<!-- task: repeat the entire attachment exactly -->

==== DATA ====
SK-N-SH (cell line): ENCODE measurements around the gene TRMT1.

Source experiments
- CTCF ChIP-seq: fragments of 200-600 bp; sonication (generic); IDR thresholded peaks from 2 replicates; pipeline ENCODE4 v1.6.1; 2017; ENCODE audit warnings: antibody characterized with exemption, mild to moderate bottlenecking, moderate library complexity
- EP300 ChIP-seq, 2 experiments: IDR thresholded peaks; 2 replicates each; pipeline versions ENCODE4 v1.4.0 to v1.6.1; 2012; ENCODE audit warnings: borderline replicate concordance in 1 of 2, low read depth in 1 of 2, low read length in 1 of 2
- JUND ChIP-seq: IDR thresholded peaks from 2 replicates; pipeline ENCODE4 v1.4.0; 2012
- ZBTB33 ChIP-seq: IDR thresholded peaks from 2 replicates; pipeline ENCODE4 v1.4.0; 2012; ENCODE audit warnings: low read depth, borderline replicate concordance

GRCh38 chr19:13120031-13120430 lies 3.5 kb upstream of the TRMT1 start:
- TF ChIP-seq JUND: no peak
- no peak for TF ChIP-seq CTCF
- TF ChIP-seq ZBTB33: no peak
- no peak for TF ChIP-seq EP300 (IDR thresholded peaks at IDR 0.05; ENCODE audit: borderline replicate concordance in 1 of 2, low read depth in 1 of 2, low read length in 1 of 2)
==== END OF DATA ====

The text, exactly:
SK-N-SH (cell line): ENCODE measurements around the gene TRMT1.

Source experiments
- CTCF ChIP-seq: fragments of 200-600 bp; sonication (generic); IDR thresholded peaks from 2 replicates; pipeline ENCODE4 v1.6.1; 2017; ENCODE audit warnings: antibody characterized with exemption, mild to moderate bottlenecking, moderate library complexity
- EP300 ChIP-seq, 2 experiments: IDR thresholded peaks; 2 replicates each; pipeline versions ENCODE4 v1.4.0 to v1.6.1; 2012; ENCODE audit warnings: borderline replicate concordance in 1 of 2, low read depth in 1 of 2, low read length in 1 of 2
- JUND ChIP-seq: IDR thresholded peaks from 2 replicates; pipeline ENCODE4 v1.4.0; 2012
- ZBTB33 ChIP-seq: IDR thresholded peaks from 2 replicates; pipeline ENCODE4 v1.4.0; 2012; ENCODE audit warnings: low read depth, borderline replicate concordance

GRCh38 chr19:13120031-13120430 lies 3.5 kb upstream of the TRMT1 start:
- TF ChIP-seq JUND: no peak
- no peak for TF ChIP-seq CTCF
- TF ChIP-seq ZBTB33: no peak
- no peak for TF ChIP-seq EP300 (IDR thresholded peaks at IDR 0.05; ENCODE audit: borderline replicate concordance in 1 of 2, low read depth in 1 of 2, low read length in 1 of 2)